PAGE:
Dark, muted, and dull colors are the best options for birdwatching clothing. Anything loud or bright will just make your movements that much easier to spot, drastically decreasing your chances of observing birds.
Make sure that you blend in with your surroundings. While camo wear is a good option in forests, it’ll make you stick out like a sore thumb on bare rock and sand. So adjust your definition of “camouflage” accordingly.
It is important to note that this tip on birding clothing only applies to NON-HUNTING AREAS. It is dangerous to blend into the surroundings in these locations.
Stay hydrated and safe
When you prepare your birding pack, make sure to bring along water and snacks to stay hydrated and energized. Check the weather report to make sure that your clothing is appropriate, and bring anything you might need if it gets rainy or cold. If you have daily medication, don’t forget to take it along.
Spending hours outdoors can be damaging to the skin. Be sure to cover up your bare skin with sunscreen and wear a hat. Bring a travel-friendly sunscreen bottle along and reapply. Take breaks during your trip to catch your breath, hydrate, and take a snack. Just don’t leave any trash behind!
If you become an avid birder, you’ll find yourself looking for birds everywhere you go–and that includes when you’re in a car. But remember that the ethics of bird watching and laws for car safety both apply in these instances.
If you spot a bird while on the road, make an effort to tear your eyes away from it to look for a good spot to park. Under no circumstances should you stop or abruptly slow down your car just to look at a bird. Find a shoulder to pull up to or a designated parking area to stop at. If there is none, forget the bird.
Group birding and illegal activities
Respect other birders
Birding may seem like a quiet and solitary sport, but sharing the joy of a bird sighting is one of the hobby’s deepest pleasures. Maintaining this camaraderie is an important part of the birding ethical code.
This is reflected subtly in the guidelines against disrupting bird behavior and habitats. Preserving the natural state of things allows birders of the present and the future to share in that wonder.
It is in the community’s best interest to encourage as many responsible bird watchers as possible, as each contributes to conservation. As such, be kind to beginner birders. Share your experiences and mistakes to help them improve.
Group birding is a fun activity if done properly. Keep groups small and choose a leader for easy coordination. Share best practices and pool knowledge to increase the chance of seeing birds. Be mindful of how your behavior impacts your group, and how your group affects the other bird watchers and travelers in the area.
Keep in mind that your desire to see or take a picture of a bird should not trample the ability of others to bird watch. Respecting pictures and videos taken by others and doing your part to stay quiet and hidden are just some basic things all birders should do.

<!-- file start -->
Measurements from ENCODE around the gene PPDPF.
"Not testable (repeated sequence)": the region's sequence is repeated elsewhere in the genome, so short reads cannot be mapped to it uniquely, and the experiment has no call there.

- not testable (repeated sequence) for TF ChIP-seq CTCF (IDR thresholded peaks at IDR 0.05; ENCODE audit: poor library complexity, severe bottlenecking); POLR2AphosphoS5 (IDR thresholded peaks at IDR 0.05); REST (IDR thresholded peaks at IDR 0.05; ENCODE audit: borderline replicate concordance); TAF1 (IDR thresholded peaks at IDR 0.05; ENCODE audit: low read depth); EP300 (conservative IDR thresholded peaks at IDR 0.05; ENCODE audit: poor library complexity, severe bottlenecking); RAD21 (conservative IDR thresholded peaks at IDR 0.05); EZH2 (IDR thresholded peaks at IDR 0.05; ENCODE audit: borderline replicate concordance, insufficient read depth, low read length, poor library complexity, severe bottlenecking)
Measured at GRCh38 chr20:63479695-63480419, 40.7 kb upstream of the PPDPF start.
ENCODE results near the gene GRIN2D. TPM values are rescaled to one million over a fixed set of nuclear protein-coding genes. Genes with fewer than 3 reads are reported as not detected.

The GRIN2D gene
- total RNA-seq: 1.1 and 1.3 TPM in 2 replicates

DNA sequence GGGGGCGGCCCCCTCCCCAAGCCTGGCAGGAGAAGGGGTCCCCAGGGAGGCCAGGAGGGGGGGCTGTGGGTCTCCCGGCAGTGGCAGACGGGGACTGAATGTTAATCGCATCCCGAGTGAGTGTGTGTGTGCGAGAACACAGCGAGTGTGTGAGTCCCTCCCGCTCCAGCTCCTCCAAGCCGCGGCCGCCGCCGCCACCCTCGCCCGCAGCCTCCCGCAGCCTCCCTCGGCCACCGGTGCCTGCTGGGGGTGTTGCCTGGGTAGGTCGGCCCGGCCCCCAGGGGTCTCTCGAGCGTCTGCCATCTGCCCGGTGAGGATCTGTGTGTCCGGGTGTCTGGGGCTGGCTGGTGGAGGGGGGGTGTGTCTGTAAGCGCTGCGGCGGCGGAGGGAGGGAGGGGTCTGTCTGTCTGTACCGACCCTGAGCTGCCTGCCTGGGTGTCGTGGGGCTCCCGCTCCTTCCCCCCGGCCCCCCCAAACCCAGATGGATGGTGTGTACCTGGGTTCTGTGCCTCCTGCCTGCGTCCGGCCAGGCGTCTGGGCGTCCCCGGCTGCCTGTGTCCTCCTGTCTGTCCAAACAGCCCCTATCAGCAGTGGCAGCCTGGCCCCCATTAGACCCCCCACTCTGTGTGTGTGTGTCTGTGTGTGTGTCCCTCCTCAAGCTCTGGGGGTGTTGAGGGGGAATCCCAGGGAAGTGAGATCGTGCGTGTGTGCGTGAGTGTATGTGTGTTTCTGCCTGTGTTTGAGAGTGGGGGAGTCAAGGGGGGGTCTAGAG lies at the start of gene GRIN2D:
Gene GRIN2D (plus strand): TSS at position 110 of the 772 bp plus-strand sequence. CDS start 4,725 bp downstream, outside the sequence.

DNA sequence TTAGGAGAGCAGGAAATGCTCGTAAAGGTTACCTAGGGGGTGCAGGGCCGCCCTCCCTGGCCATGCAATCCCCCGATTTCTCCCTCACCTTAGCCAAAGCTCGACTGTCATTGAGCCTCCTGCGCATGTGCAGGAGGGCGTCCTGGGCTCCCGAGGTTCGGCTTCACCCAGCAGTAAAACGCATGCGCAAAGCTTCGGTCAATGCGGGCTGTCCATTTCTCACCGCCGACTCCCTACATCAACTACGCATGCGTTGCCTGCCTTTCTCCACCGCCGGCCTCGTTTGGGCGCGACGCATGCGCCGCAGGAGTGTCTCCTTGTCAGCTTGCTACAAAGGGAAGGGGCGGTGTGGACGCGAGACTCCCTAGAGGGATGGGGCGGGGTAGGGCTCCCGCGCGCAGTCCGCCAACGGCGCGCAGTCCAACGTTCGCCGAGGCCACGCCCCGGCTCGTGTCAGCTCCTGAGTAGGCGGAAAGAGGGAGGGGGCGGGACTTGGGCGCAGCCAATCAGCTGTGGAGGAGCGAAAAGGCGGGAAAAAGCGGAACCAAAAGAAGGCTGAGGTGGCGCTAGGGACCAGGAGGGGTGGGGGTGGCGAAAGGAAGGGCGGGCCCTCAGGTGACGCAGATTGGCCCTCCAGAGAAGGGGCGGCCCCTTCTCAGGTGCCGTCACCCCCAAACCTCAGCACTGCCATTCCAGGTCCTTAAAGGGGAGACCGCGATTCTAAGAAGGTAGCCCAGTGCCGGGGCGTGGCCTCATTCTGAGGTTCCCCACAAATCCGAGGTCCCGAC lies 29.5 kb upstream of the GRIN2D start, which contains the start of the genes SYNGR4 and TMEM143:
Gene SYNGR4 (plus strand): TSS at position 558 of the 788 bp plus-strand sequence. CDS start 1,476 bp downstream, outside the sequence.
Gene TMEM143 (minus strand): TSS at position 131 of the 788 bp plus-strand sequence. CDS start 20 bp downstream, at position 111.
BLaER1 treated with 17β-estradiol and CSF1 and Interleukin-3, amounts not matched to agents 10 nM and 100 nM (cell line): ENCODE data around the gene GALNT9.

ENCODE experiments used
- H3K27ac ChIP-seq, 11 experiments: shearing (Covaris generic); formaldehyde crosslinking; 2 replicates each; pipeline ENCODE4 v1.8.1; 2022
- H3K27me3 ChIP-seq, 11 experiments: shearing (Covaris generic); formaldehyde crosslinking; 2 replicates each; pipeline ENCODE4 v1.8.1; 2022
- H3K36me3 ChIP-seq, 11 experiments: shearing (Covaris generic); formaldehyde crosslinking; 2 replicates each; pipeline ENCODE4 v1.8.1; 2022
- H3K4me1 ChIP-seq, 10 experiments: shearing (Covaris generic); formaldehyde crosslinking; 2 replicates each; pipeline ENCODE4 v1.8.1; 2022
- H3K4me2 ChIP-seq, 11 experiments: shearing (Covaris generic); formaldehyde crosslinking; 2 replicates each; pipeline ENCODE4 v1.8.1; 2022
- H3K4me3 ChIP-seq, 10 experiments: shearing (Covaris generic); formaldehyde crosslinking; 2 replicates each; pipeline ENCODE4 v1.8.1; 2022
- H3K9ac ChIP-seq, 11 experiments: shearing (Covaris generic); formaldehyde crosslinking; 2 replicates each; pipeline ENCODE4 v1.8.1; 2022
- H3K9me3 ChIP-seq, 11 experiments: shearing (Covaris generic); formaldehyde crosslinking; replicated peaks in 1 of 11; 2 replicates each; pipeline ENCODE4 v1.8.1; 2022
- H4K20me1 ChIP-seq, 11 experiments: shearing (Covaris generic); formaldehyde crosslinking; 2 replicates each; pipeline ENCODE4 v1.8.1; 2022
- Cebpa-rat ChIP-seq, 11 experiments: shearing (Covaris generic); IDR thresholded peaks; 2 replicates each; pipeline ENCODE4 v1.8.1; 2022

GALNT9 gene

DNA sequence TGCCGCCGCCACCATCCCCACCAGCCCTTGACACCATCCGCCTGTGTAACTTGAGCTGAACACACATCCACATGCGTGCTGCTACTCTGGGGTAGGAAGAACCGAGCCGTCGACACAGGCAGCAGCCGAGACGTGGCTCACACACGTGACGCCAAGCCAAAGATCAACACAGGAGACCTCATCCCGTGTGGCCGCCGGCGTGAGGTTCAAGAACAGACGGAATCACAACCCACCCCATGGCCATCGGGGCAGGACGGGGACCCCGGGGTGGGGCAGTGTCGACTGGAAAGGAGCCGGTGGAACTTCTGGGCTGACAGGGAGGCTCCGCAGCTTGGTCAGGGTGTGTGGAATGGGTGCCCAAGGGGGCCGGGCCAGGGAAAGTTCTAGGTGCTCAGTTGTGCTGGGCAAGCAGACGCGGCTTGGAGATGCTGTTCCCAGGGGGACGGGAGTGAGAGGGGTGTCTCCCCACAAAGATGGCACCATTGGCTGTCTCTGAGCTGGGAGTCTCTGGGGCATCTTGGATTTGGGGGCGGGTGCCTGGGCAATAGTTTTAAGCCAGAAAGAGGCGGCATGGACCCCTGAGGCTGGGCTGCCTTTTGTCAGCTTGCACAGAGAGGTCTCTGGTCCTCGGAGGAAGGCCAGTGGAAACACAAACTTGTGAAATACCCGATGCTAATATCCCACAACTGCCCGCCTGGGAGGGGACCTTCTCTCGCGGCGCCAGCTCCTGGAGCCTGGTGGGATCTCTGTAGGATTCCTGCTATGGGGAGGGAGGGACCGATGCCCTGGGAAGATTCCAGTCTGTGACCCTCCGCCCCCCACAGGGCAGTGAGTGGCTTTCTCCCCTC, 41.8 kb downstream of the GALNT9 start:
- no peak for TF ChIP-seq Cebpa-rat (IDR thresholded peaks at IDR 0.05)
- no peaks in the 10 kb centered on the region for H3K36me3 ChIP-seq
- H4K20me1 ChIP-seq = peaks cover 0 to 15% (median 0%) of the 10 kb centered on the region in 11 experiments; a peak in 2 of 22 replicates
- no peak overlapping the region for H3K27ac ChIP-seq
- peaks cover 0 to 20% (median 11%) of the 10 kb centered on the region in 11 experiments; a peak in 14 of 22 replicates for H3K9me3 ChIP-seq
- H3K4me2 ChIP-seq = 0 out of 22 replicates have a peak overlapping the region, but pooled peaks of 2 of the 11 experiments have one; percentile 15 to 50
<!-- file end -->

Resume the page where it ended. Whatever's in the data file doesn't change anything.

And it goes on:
Witnessing unethical birding behavior
When you are out birding, you might see other birders violating the ethical code. More often than not, it is because they are unaware or have momentarily forgotten the rules, so be kind. Wait a few moments to see if they correct themselves. If not, approach them to gently remind them what is the more appropriate action to take.
However, there may be times when the violators insist that what they are doing is right. In this case, you may let the group leader or guide know. If there are no authorities nearby, document the behavior and report to the relevant authority later on.
Illegal activities involving wild birds
Birds are protected by laws such as the Endangered Species Act and the Migratory Bird Treaty Act. It’s best to read up on them for the specifics, but in general, these laws prohibit the distressing, hurting, killing, capture, collection, and selling of threatened and native birds, their eggs, or nests.
If you see any suspicious activity, document it if able. Then report it to the relevant local environmental protection agency or U.S. Fish and Wildlife Service. If you find an injured bird or lost chick, taking it home may be illegal. Instead, call a licensed wildlife rehab facility to inform them.
Private and public property
When you go birding, make sure that you know the boundary between public and private spaces. Following established trails and taking time to read signs will help you avoid trespassing. Do not follow a bird into private property unless you have the permission of the landowner.
There may be times when you are able to observe a bird found on private land from a public viewing point. If you feel that the landowner is getting uncomfortable, take it as your cue to leave.
Be considerate of the people living where you are birding. By being friendly and respectful, you elevate the bird watching community in their eyes.
Follow the local law
Before going to a birding area, familiarize yourself with local laws regarding flora and fauna. Read all the signposts and listen to the guide, if any. Many of these regulations coincide with the common ethical birding practices, but there may be other rules unique to the place you are visiting.
Pay special attention to those regarding birding, including the use of flash for bird photography, audio playbacks, or food lures. If a location is a nesting site of a particular bird or home to a sensitive species, they may also be special rules to protect them.
Trash is not just an eyesore, but a very real danger to wildlife. Indigestible packaging can be mistaken as food or get stuck on feet and feathers, leading to injury and disease.
Bird watchers should not be part of this problem. Whenever you visit their habitat, do not leave anything behind. While birding guides usually have trash bags for collecting garbage, it’s best to come prepared. Have a small container where you can stuff your trash and bring it out with you as you leave. You can use this container again for the next trip.